You’ll encounter music theory whatever level you play at, because it’s the language behind all music. Some people find theory more interesting than others, but some understanding of it is important for your playing to be the best it can. If you want to take ABRSM Grades 6-8 you have to pass Grade 5 theory, which means that many people jump in at quite a complex level of theory. Here are the elements of theory I recommended for my pupils to learn as they progress, to gradually build up theory knowledge as their playing improves.
Scales and keys
Knowing the patterns of scales, what their key signatures are, and how they’re related is a great start to learning theory as so much else is related to it. As you learn a scale, learn its key signature too, and get used to identifying how many sharps or flats each scale has.
Start with identifying tones (C-D) and semi-tones (C-C#), move on to finding 2nds (C-D), 3rds (C-E), and 4ths (C-F), and gradually add in other intervals. Recognising simple intervals makes playing and sight-reading much easier.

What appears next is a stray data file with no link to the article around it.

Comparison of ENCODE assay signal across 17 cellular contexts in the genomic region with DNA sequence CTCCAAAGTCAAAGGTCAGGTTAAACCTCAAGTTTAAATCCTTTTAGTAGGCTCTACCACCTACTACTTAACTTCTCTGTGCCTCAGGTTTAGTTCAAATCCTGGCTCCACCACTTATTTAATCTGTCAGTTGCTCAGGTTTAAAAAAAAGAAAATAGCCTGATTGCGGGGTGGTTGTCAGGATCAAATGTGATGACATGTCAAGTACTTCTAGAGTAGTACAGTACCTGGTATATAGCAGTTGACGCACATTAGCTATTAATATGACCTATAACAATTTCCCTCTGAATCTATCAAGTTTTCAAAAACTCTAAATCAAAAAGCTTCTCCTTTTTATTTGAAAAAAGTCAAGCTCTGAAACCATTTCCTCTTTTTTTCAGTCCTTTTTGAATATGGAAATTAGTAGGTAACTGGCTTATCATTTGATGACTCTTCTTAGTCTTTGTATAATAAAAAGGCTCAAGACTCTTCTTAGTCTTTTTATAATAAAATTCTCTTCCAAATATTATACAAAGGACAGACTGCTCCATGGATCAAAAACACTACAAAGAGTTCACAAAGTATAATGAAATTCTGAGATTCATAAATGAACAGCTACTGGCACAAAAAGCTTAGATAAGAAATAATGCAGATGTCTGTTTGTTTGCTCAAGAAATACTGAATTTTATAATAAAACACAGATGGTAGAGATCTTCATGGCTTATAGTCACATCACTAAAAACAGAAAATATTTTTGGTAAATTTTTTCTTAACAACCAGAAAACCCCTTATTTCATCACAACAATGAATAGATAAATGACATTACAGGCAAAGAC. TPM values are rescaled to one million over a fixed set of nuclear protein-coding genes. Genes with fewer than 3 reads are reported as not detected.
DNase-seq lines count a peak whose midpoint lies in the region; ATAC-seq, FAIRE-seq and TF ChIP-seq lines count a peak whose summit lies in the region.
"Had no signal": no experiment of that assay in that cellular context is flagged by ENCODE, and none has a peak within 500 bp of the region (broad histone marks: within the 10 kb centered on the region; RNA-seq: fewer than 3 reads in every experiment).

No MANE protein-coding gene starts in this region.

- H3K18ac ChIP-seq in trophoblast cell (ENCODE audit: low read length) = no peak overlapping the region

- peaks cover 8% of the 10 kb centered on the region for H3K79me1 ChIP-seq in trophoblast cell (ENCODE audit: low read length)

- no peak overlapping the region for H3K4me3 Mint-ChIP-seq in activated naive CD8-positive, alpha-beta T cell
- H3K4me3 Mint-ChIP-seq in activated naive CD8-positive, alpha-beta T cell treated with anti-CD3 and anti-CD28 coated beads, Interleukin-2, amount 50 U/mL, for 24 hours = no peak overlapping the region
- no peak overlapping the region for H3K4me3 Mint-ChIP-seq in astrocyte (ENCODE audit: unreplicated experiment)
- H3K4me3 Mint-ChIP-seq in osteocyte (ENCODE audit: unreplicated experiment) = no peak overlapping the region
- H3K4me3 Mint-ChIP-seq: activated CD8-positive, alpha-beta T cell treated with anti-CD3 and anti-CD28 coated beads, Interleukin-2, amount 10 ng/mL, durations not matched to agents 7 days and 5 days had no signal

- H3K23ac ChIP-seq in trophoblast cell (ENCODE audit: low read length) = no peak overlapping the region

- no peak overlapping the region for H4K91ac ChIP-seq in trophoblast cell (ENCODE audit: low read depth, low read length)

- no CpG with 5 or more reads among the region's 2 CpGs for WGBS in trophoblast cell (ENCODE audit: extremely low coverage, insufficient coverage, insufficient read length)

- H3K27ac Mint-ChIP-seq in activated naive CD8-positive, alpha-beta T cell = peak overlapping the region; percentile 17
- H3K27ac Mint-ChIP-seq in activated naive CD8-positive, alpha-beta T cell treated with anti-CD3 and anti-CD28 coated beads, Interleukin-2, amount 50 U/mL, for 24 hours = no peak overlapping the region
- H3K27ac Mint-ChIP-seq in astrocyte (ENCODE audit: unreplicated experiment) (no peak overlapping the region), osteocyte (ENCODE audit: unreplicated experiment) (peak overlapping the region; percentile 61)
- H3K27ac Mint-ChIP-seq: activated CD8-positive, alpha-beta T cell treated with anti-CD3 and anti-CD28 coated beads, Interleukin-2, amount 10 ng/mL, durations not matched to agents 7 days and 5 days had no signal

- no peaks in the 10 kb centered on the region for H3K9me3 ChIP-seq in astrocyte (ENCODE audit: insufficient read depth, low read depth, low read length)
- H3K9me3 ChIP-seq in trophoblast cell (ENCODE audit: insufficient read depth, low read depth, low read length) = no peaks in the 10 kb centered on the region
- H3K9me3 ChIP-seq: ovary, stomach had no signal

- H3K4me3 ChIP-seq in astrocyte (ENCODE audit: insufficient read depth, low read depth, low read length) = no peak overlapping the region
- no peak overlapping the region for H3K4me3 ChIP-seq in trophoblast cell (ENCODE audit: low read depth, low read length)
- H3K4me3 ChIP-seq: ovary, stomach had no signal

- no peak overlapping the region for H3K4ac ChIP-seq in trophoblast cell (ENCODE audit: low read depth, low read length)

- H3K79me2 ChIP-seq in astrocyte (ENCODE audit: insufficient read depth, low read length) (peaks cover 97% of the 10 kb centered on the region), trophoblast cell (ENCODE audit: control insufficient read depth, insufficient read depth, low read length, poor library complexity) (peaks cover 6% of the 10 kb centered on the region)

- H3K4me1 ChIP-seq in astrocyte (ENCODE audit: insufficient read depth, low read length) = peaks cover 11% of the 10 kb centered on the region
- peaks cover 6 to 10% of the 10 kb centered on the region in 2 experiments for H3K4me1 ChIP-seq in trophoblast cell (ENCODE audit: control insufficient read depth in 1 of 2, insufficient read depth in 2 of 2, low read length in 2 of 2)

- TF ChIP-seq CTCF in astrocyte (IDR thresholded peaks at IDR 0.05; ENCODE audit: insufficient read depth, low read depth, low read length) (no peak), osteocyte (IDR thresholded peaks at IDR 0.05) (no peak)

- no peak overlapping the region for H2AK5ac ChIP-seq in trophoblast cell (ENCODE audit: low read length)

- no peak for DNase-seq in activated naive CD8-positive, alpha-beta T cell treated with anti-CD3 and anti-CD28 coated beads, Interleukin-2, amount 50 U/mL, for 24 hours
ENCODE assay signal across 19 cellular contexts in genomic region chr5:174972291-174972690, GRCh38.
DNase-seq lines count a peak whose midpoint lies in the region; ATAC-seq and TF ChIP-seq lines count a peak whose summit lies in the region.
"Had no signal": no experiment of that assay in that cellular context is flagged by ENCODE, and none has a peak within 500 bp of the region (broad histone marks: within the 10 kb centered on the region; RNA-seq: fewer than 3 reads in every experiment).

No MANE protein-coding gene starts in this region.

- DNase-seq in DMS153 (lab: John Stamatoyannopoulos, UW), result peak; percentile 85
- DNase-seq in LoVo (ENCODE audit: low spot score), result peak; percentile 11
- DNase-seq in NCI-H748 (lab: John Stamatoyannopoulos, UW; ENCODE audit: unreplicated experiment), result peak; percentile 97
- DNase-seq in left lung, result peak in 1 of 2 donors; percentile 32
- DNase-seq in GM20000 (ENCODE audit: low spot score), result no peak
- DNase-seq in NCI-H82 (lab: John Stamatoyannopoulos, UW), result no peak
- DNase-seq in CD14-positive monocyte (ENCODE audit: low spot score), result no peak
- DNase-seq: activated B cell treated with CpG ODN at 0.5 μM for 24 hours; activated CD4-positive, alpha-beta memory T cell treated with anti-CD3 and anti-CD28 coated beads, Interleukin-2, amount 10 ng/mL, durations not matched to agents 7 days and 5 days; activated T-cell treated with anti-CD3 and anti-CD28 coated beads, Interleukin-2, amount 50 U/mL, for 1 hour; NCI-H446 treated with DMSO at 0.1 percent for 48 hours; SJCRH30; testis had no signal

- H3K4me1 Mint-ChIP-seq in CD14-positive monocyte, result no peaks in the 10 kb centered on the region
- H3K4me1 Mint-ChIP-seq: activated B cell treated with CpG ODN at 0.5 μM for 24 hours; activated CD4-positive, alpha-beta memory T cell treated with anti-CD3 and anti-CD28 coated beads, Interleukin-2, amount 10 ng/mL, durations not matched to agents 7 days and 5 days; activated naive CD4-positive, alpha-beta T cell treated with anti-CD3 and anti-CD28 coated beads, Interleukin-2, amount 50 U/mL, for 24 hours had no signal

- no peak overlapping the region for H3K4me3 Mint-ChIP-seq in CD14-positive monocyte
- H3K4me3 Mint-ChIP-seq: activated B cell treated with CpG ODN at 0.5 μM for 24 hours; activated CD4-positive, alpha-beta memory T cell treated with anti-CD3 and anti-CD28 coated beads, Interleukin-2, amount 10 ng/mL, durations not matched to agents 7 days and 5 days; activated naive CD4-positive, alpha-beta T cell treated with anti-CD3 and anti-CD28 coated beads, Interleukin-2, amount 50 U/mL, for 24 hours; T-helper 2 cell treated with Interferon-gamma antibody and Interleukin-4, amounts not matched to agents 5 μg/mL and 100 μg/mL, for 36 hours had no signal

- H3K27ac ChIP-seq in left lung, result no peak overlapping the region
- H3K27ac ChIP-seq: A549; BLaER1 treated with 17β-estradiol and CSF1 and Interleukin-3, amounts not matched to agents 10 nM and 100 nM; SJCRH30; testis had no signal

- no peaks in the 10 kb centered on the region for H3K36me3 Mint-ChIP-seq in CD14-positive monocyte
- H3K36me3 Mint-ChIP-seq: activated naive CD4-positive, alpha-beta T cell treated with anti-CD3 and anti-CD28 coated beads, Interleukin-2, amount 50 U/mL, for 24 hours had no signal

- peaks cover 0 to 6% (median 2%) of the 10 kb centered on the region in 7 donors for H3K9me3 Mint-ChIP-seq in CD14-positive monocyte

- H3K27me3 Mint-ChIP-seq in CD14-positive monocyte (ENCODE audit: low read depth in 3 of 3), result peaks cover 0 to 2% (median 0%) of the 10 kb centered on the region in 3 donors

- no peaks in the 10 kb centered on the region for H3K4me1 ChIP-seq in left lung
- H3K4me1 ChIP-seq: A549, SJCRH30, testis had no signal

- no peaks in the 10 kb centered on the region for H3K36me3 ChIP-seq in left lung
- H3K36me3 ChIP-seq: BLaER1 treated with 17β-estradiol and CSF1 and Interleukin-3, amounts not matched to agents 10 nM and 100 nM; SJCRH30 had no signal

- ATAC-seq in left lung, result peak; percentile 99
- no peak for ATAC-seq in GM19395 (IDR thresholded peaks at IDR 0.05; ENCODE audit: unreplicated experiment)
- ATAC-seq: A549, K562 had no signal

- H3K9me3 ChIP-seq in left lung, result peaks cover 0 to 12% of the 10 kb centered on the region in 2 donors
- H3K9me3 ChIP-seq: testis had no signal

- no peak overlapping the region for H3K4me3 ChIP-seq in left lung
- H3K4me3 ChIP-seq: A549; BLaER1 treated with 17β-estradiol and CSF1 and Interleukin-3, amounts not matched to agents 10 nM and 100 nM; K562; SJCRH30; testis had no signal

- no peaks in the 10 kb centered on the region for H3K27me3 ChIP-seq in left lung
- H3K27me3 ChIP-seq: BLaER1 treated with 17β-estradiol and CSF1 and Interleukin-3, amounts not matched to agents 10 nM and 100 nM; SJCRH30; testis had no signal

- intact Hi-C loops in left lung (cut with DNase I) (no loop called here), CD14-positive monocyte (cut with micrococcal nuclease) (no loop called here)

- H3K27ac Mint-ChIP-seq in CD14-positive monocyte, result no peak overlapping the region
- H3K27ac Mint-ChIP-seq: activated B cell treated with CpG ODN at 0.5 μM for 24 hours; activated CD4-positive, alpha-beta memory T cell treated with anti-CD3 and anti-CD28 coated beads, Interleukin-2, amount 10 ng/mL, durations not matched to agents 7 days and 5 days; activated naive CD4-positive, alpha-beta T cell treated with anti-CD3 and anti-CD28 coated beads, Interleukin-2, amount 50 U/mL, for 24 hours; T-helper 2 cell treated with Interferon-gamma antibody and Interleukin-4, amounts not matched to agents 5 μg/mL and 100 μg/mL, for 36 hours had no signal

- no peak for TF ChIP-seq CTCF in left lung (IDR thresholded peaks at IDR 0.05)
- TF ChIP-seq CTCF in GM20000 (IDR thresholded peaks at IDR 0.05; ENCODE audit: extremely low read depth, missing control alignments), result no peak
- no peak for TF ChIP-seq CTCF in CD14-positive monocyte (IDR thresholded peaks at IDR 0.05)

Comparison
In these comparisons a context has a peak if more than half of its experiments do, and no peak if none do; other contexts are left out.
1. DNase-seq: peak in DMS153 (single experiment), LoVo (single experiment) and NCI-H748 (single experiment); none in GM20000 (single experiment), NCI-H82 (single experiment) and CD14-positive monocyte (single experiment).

Know the names
Try to get used to using the correct names for musical symbols and terms, even if it’s just in your own head. Terms like treble clef, bass clef, time signature, key signature, bar, crotchet, minim, and quaver will quickly become easy to use. As you move on to learning more complicated terms, these will be second nature to you, and you won’t be faced with learning a huge amount all at once.
And finally… try composing
Music theory becomes much easier to understand when you try using it in context. Writing your own simple piece, or writing out a tune that you know, will get you using music theory straight away. You’ll be drawing clefs, choosing the time signature and key signature, drawing notes and bar lines, and adding in dynamics and performance directions. It’s a great way to learn and remember theory, and you might even enjoy it!